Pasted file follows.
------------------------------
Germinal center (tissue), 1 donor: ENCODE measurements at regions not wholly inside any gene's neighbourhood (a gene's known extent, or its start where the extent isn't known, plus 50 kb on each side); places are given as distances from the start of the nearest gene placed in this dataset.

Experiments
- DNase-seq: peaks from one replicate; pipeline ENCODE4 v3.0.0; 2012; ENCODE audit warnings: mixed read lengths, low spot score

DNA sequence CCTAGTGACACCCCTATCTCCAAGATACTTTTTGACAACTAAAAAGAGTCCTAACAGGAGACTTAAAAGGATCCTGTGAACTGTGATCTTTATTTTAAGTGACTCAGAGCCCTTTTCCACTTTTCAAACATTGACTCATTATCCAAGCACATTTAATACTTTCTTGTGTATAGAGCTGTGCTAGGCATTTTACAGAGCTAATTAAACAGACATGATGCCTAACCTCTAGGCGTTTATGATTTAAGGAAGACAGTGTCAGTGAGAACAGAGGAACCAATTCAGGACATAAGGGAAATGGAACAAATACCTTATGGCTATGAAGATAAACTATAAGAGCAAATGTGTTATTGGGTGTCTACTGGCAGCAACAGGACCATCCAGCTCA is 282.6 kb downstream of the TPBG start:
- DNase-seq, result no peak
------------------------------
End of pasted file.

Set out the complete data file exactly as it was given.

Germinal center (tissue), 1 donor: ENCODE measurements at regions not wholly inside any gene's neighbourhood (a gene's known extent, or its start where the extent isn't known, plus 50 kb on each side); places are given as distances from the start of the nearest gene placed in this dataset.

Experiments
- DNase-seq: peaks from one replicate; pipeline ENCODE4 v3.0.0; 2012; ENCODE audit warnings: mixed read lengths, low spot score

DNA sequence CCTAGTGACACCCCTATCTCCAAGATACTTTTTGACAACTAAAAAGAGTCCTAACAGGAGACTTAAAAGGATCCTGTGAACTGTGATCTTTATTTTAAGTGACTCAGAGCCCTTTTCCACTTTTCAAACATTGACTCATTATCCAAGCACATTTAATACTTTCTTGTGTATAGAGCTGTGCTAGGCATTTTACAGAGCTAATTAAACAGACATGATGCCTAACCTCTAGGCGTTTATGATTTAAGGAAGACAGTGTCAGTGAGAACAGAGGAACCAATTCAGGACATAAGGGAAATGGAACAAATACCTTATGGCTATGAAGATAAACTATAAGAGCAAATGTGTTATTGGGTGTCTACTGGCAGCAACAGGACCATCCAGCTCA is 282.6 kb downstream of the TPBG start:
- DNase-seq, result no peak